Jayce Boyd was a sixth-round draft pick by the New York Mets in last year’s MLB Draft, and has certainly made people within the organization take notice with his performance with the Savannah Sand Gnats through 62 games this season.
After signing with New York, the Florida State University product joined the Cyclones in Brooklyn for 54 games and 201 at-bats. He put together decent numbers in his first professional season (.239/.320/.368), but certainly nothing eye-popping. In 2013, he’s turned into a force at the plate, with last night’s 4-for-4 performance (including a triple, home run, and three RBIs) against Greenville as the team’s cleanup hitter as another reminder.
After the first half of the season in the South Atlantic League, Boyd is among the league leaders in numerous offensive categories:
- .361 Batting Average (1st)
- .441 On-Base Percentage (1st)
- .494 Slugging Percentage (13th)
- 46 RBIs (9th)
- 123 Total Bases (9th)
- 35 Walks (8th)
His patience at the plate has been the most notable part of his approach since joining the Mets organization. In Brooklyn, he walked 25 times compared to 30 strikeouts. The same trend is appearing this year with Savannah, as he’s drawn 35 free passes, compared to only 32 strikeouts.
While Boyd is hitting well in just about every scenario thrown his way this season, he’s especially killing southpaws when they take the mound. Only 36 of his 240 at-bats have come against left-handers, but he’s put together a ridiculous .472/.568/.611 line, good for a 1.179 OPS.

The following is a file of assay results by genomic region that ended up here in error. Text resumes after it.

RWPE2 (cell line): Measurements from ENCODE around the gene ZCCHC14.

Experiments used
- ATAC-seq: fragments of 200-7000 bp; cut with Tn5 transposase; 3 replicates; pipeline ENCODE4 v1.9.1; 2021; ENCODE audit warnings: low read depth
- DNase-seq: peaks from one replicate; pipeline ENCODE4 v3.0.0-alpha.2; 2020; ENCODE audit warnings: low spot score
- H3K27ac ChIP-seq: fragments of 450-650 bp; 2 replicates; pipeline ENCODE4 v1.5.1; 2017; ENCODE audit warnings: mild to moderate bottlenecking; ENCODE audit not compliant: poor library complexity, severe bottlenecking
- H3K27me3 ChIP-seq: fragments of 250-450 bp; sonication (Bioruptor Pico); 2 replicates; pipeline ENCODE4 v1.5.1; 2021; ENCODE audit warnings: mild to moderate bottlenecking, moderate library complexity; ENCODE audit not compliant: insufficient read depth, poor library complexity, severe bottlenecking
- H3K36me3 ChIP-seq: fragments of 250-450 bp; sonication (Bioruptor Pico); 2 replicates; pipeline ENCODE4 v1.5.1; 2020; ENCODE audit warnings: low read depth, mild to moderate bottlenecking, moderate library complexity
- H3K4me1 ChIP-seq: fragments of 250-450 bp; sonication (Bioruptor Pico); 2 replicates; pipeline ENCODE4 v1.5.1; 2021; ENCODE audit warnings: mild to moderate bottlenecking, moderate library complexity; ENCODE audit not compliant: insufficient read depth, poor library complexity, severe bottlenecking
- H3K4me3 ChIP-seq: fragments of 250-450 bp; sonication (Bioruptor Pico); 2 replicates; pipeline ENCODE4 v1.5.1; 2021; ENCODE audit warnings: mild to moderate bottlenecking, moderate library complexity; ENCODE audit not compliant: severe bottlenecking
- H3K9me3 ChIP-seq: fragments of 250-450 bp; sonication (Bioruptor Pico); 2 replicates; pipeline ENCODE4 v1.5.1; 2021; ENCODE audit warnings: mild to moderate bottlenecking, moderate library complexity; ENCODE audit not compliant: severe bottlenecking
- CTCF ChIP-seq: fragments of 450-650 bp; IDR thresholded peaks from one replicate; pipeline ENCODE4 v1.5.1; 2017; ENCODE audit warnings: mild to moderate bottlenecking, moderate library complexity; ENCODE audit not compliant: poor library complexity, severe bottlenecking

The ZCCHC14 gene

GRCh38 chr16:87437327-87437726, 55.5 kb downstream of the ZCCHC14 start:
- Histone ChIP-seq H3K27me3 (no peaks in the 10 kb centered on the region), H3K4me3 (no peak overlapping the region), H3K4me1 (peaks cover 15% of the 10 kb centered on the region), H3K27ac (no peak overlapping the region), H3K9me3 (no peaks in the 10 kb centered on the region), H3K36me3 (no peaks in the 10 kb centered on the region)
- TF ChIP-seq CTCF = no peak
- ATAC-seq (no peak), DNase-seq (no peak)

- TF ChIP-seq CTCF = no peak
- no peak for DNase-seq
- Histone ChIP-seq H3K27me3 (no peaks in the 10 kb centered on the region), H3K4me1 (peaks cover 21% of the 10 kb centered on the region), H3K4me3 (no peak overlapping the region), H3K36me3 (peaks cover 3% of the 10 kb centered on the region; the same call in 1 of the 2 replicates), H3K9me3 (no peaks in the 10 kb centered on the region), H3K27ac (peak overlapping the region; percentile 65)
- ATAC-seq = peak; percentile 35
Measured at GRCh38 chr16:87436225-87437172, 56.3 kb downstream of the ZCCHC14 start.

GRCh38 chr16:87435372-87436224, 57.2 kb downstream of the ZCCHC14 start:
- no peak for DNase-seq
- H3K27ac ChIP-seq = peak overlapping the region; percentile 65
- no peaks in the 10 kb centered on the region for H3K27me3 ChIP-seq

Now that he was able to participate in spring training this season and comfortably start the season with Savannah, Boyd has been pleased with how he’s been hitting, sending a clear message to the organization that he wants to be taken seriously.
In an article on MiLB.com, Boyd spoke to Jonathon Raymond about his approach at the plate:
I feel pretty comfortable at the plate, but you always go through ups and downs, no matter what. It’s about minimizing the downs and maximizing the ups, and I’ve been trying to do that all season. Tonight I had a good night, and hopefully I’ll keep it going from there. I just want to keep as even-keeled as possible. You try not to get too low when things are going bad and not get too high when things are going great. Stay there in the middle with what you can control, and good things usually happen when you have that plan and that process.
Spoken like a true ballplayer trying to get better each day. I love the approach, and I’m looking forward to seeing what the second half of the season will bring Jayce, especially since it should be at the next level.